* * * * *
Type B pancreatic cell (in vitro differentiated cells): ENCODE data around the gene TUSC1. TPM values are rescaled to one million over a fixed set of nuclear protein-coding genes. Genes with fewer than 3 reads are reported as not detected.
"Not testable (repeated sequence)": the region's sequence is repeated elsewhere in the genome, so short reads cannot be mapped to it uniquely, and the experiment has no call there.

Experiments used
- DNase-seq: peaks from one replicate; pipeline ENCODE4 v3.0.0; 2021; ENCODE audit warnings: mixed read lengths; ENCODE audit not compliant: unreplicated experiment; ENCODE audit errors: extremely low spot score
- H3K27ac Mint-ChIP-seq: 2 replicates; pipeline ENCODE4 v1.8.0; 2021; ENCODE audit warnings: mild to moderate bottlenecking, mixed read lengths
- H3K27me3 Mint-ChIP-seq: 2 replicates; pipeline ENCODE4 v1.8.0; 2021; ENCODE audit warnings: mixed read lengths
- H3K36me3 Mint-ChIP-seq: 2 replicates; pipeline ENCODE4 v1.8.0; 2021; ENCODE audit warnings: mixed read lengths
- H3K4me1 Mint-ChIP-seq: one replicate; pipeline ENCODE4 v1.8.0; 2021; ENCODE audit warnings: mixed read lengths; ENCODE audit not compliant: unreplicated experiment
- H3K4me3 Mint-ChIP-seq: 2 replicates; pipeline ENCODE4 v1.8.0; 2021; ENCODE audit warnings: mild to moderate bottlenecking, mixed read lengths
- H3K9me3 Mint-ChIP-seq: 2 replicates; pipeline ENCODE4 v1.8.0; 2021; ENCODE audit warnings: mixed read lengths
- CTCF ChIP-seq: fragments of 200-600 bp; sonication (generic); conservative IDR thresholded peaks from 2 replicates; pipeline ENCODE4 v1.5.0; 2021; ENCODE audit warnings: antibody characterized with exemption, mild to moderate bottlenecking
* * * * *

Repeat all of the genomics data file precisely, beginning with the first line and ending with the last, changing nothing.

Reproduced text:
Type B pancreatic cell (in vitro differentiated cells): ENCODE data around the gene TUSC1. TPM values are rescaled to one million over a fixed set of nuclear protein-coding genes. Genes with fewer than 3 reads are reported as not detected.
"Not testable (repeated sequence)": the region's sequence is repeated elsewhere in the genome, so short reads cannot be mapped to it uniquely, and the experiment has no call there.

Experiments used
- DNase-seq: peaks from one replicate; pipeline ENCODE4 v3.0.0; 2021; ENCODE audit warnings: mixed read lengths; ENCODE audit not compliant: unreplicated experiment; ENCODE audit errors: extremely low spot score
- H3K27ac Mint-ChIP-seq: 2 replicates; pipeline ENCODE4 v1.8.0; 2021; ENCODE audit warnings: mild to moderate bottlenecking, mixed read lengths
- H3K27me3 Mint-ChIP-seq: 2 replicates; pipeline ENCODE4 v1.8.0; 2021; ENCODE audit warnings: mixed read lengths
- H3K36me3 Mint-ChIP-seq: 2 replicates; pipeline ENCODE4 v1.8.0; 2021; ENCODE audit warnings: mixed read lengths
- H3K4me1 Mint-ChIP-seq: one replicate; pipeline ENCODE4 v1.8.0; 2021; ENCODE audit warnings: mixed read lengths; ENCODE audit not compliant: unreplicated experiment
- H3K4me3 Mint-ChIP-seq: 2 replicates; pipeline ENCODE4 v1.8.0; 2021; ENCODE audit warnings: mild to moderate bottlenecking, mixed read lengths
- H3K9me3 Mint-ChIP-seq: 2 replicates; pipeline ENCODE4 v1.8.0; 2021; ENCODE audit warnings: mixed read lengths
- CTCF ChIP-seq: fragments of 200-600 bp; sonication (generic); conservative IDR thresholded peaks from 2 replicates; pipeline ENCODE4 v1.5.0; 2021; ENCODE audit warnings: antibody characterized with exemption, mild to moderate bottlenecking